“When pumping for going back to work: I always took the pajamas my son slept in the night before with me. I would smell his pjs each time while pumping to help with let down. I also would try not to watch the drops in the beginning because I always pumped less the more I tried to watch and worry about it!
When pumping to increase milk supply: If you are trying to build a stash for when you go back to work, even pumping 1-2 oz per day will be helpful. If you pump too much extra each day, you can create oversupply issues. Experimenting with times of day will help you find what works best for you. Some women may have more milk in the morning, but others find they have extra at night! And for both: pumping shouldn’t ever hurt! You may need to try a different size flange or turn down the suction!”
Shazia Lackey, childbirth educator, Arlington Texas
Pumping isn’t a must for every mom
“Don’t feel like you need to pump if you don’t have to! I stay home, so trying to pump one bottle for my kids to take to the church nursery was so much more of a hassle than me walking to the back and feeding them. At 7 months, I transitioned them to a sippy cup with water or coconut milk as they added in solids, but pumping a bottle for someone else to feed was not necessary for me. It’s ok to to exclusively breastfeed.”
Michelle Davidson, childbirth educator in Buda, TX
(While not specifically pumping advice, we included this quote because sometimes women feel lots of pressure to pump and bottle feed their babies in public. Breastpumps are included as free products from some organizations and are listed on most registries. Pumping is a fabulous too, but if it isn’t needed for you, don’t feel pressure to do it.)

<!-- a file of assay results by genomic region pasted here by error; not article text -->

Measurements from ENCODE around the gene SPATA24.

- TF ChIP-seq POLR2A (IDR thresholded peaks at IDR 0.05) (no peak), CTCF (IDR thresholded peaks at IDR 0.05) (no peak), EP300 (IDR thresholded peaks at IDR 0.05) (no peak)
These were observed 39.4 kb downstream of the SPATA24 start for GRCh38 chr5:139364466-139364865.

Find the timing that works for you
“I worked 12 hour shifts in an ER, which could have easily de-railed my awesome milk supply. But I made it a point to go pump, even if it was for just 5-10 minutes, every 4 hours. My job can be pretty stressful (and stress can hinder letdown), so I kept a magazine or book in my bag to relax. I also had a cooler for my milk, so coworkers wouldn’t accidentally throw it out. A couple other things I kept in my bag: my phone (for easy-access to baby pictures, which helped my letdown); mother’s milk tea; oatmeal; chapstick; a filled water bottle; and my hands-free pumping hair ties.”
Laura Simpson, childbirth instructor in Cheyenne. WY
It can be hard to find good information about pumping breastmilk- but good information can make it so much easier. Truly, knowledge and the right support can make pumping that much more successful.
Happy pumping! May the letdown be with you